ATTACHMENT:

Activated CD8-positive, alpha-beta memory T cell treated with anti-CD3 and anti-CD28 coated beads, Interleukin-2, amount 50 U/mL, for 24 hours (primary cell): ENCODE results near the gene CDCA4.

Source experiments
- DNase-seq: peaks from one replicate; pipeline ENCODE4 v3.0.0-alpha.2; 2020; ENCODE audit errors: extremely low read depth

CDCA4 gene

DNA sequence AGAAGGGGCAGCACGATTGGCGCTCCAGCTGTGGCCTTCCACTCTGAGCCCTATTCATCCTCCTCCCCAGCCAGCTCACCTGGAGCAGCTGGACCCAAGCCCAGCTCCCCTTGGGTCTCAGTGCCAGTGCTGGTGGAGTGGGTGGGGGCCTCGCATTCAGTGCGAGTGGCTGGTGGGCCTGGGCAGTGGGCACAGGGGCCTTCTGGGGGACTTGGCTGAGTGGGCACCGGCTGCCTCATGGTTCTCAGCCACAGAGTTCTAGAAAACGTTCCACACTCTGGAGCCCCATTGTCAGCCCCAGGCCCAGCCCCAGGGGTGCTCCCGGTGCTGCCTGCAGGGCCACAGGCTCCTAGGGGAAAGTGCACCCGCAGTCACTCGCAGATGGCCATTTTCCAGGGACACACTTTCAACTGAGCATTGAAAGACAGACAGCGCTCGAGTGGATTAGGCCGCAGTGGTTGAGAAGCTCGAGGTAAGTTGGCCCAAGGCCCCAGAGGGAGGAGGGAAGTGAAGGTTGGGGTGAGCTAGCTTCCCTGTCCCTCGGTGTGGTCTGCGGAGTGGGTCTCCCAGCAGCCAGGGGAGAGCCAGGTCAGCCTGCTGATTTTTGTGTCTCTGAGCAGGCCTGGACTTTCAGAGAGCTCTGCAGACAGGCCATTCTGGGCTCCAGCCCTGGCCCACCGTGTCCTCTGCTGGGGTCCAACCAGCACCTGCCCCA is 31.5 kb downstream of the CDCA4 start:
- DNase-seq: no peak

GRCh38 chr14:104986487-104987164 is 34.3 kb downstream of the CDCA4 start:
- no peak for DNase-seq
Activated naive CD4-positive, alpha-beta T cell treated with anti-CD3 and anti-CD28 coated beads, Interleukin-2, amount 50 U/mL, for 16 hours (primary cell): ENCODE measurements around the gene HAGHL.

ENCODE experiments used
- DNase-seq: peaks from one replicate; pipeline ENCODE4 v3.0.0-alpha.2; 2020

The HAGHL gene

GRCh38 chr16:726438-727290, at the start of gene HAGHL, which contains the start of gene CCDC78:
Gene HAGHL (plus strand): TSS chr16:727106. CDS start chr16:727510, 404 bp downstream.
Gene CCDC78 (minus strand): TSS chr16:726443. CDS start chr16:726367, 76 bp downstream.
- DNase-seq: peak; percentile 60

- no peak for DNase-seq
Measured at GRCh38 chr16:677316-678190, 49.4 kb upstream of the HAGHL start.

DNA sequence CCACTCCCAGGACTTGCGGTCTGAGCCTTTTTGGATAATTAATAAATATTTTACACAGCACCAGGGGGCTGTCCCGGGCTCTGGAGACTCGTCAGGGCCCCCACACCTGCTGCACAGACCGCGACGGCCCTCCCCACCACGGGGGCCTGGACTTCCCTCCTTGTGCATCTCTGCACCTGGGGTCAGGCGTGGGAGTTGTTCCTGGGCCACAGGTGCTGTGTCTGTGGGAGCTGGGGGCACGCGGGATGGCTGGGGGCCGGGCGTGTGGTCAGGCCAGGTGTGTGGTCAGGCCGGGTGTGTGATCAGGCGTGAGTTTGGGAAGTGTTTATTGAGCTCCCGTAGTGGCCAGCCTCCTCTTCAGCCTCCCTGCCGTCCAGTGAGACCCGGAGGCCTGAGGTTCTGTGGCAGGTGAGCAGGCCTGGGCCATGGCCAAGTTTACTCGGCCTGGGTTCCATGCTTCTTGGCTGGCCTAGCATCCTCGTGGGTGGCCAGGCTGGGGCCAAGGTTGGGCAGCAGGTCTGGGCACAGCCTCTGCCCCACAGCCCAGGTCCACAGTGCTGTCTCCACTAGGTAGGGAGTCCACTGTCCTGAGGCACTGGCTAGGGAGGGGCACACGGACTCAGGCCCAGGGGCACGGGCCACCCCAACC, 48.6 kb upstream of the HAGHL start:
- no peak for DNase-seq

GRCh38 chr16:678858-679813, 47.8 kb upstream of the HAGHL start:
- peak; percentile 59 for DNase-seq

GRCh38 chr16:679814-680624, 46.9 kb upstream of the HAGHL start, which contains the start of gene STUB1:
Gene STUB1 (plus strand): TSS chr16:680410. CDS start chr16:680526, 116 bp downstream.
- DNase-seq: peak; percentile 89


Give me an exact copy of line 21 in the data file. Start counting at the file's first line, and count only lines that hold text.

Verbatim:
GRCh38 chr16:678858-679813, 47.8 kb upstream of the HAGHL start: